As the historian Laurent Dubois has said about The Black Jacobins, James “convincingly demanded that historians take the Haitian Revolution seriously as an event of global significance.” In pursuing this goal, James has created a classic, anticolonial text that is timeless. The scope of what he has achieved in the context of the Haitian revolution is simply dumbfounding, the liberties of his imagination are inspiring, and his broad commentaries on the intricacies of writing history are awe inducing. If there can be any fault with this text, it is that historians now know so much more than James did in his own day. Decades of literature about the African past of slaves and acculturation in the New World have prevented authors from approaching plantation slavery as a tabula rasa, as James does. Discussions about “day-to-day” resistance and petite versus grand marronage have encouraged authors to examine slave agency and not just violent uprisings. Finally, decades of literature on class analysis and postmodern thought have encouraged leaders to interrogate the motivations of each historical actor, not just main figures like Toussaint and Leclerc. In The Black Jacobins, James is too often content to allow groups to remain undifferentiated, namely mulattos and black laborers.
In his review, Dubois draws attention to another theme that has not been adequately explored in historiography since the publication The Black Jacobins. James states in passing that the capital of the French Revolution was financed by the slave trade, a claim which is strikingly similar to Eric Williams’ argument in Slavery and Capitalism that the slave trade financed the capital of the industrial revolution in England. However, while both Eric Williams and C.L.R. James are in agreement that the activists and revolutionaries of Britain and France do not deserve the credit for abolition and emancipation in the colonies, they do not agree on why. Arguing for economic determinism, Williams states that the slave trade and slavery failed because they had become unprofitable. Arguing for human agency, James states that the slave trade and slavery failed because proletarian slaves were united under charismatic leaders who, despite having no formal education, embodied the universal lessons of the revolution. Together, these individuals risked everything they had in order to seize their freedom.
The Haitian revolution was a protracted, turbulent, multiethnic, and multinational drama that lasted thirteen years and cost an untold number of lives. It was enacted by a dramatis personae of British, French, African, American, and mixed-race individuals. It was defined by shifting allegiances, foreign intrigue, extra-national pressures, and the fundamental desire for liberation from enslavement. As James states, “it is impossible to understand the San Domingo revolution unless it is studied in close relationship with the revolution in France,” and, after reading The Black Jacobins, it becomes clear that the Haitian revolution succeeded where liberty in France ultimately failed. As the French revolution descended into paranoia, the reign of terror, and the restoration of absolute monarchy, the Haitian revolution persisted against one enemy after another. From colonists, to émigrés, to the British, to mulatto armies, to the Spanish and the French, masses of ex-slaves upheld the revolutionary, Enlightenment promise of “liberty and equality” for the Atlantic world.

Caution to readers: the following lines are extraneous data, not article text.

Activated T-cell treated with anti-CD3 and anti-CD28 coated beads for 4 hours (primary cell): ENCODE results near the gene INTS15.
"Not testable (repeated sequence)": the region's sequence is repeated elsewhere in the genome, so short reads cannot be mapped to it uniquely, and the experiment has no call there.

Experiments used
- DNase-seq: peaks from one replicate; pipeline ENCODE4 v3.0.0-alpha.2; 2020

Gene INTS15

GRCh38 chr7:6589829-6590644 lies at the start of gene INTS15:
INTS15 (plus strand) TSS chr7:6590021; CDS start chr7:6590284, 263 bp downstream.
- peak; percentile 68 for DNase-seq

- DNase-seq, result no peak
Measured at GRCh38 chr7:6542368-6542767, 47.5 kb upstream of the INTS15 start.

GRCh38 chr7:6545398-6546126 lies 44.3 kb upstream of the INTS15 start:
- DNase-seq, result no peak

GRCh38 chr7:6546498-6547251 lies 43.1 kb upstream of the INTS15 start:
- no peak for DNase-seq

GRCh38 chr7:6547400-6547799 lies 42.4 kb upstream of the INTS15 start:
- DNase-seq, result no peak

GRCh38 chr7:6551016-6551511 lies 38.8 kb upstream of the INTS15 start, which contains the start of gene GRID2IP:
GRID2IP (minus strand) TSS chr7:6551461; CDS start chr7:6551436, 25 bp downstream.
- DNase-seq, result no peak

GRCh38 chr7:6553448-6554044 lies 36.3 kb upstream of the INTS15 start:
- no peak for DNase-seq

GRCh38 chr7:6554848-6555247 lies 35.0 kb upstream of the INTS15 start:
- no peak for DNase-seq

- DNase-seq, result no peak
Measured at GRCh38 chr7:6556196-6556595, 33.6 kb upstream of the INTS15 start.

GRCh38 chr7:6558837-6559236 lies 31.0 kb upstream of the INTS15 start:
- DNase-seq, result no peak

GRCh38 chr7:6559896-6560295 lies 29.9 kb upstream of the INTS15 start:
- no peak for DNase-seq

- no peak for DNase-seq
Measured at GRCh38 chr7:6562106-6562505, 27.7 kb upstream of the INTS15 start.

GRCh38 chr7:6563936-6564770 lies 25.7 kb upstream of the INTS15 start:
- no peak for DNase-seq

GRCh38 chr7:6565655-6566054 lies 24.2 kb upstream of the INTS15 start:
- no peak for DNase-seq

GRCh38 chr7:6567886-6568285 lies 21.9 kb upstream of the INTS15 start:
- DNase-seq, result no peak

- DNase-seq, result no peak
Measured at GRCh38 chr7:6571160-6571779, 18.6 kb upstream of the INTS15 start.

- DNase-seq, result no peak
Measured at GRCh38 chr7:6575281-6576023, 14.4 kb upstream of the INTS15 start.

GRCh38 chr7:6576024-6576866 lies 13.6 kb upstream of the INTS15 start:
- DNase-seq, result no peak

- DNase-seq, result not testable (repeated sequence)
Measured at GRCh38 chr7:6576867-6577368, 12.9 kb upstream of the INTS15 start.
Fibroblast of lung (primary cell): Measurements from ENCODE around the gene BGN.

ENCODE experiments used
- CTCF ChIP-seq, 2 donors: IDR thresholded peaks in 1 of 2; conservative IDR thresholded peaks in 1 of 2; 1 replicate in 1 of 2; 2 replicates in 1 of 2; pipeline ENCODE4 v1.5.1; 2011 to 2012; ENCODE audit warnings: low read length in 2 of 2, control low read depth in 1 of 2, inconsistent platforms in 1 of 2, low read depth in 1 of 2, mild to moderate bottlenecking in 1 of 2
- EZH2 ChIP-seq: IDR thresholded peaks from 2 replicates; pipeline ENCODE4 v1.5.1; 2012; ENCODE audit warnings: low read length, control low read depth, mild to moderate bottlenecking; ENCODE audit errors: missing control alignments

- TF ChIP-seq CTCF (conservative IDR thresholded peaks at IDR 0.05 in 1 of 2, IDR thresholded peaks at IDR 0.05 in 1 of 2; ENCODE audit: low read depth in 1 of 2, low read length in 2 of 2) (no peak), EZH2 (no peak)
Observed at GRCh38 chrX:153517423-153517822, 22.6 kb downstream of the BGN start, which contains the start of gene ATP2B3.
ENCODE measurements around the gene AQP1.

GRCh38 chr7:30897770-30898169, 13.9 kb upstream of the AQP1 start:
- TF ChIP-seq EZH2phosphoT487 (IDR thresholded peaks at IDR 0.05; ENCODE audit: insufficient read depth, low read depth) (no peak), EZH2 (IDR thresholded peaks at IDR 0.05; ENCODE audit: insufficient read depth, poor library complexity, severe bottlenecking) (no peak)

The Black Jacobins is an outstanding text because James combines the discipline of an historian with the passion of a revolutionary and the storytelling talent of a journalist. Like a trained sociologist, he is always aware of the big picture, and he never misses an opportunity to reflect on contemporary circumstances. Indeed, the work is not only a story about a revolution; it is also a philosophical manifesto about revolutions themselves, their potentials and their dangers. Above all else, The Black Jacobins is a powerful text because James knew why he was writing. The lessons of the Haitian revolution were important in his day because global imperialism, particularly on the African continent, was vaunting its exploitation of wealth under the banner of civilization. “In reality, it was strangling the real wealth of the continent—the creative capacity of the African people.” In the late eighteenth century, the revolutionary call for “liberty and equality” in the Atlantic world needed freedom from bondage more than the maritime bourgeoisie needed their money. Today, international socialism needs the unique energies of the masses more than corporations need profits and the plutocracy needs cheap labor.